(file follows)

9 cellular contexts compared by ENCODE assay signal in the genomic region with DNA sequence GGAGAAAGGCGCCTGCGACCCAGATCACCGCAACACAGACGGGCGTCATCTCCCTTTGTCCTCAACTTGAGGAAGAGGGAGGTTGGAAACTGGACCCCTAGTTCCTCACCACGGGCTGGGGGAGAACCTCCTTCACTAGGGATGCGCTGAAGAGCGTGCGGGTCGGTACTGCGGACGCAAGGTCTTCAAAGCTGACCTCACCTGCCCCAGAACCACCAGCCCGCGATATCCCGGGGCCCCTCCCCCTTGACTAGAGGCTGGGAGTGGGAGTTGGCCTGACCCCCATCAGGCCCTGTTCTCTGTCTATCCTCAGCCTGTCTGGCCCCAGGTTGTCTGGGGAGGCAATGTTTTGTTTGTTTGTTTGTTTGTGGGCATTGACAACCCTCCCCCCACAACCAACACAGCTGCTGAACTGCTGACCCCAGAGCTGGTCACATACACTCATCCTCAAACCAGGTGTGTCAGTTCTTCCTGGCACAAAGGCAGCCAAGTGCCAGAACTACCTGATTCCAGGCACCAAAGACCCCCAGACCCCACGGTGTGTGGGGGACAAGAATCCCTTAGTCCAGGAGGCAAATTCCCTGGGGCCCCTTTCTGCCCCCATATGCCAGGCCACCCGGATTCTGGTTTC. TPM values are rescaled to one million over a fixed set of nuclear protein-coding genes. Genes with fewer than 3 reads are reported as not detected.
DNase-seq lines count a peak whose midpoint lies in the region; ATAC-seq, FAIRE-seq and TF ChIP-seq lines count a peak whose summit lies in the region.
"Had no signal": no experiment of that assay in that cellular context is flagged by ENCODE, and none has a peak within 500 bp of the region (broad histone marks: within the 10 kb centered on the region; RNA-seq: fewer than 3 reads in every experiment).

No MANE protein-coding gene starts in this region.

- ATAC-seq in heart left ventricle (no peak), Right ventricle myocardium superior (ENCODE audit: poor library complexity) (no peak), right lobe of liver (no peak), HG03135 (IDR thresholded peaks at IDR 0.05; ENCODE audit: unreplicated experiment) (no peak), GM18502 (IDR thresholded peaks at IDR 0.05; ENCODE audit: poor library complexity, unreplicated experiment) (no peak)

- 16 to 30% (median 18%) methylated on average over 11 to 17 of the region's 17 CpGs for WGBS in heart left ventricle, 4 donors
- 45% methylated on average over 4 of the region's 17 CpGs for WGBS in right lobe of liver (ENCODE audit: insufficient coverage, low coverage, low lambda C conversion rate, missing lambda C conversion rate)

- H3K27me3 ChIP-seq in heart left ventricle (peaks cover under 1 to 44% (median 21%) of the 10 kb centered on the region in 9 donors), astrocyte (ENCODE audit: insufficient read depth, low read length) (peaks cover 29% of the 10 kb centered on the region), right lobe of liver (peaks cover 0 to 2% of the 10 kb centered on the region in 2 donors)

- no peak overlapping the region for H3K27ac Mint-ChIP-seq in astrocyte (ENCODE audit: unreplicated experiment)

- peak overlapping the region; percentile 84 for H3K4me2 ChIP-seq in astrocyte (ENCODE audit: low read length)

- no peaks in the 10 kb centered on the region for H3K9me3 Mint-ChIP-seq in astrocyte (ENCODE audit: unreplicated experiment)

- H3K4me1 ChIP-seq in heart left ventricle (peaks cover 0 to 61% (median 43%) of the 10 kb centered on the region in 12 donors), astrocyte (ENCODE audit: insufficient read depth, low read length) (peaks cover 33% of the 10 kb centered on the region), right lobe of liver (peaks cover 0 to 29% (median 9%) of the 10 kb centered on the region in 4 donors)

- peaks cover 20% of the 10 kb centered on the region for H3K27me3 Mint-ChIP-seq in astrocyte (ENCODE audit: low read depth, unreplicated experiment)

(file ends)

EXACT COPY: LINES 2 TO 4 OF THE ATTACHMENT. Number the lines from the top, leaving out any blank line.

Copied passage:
DNase-seq lines count a peak whose midpoint lies in the region; ATAC-seq, FAIRE-seq and TF ChIP-seq lines count a peak whose summit lies in the region.
"Had no signal": no experiment of that assay in that cellular context is flagged by ENCODE, and none has a peak within 500 bp of the region (broad histone marks: within the 10 kb centered on the region; RNA-seq: fewer than 3 reads in every experiment).

No MANE protein-coding gene starts in this region.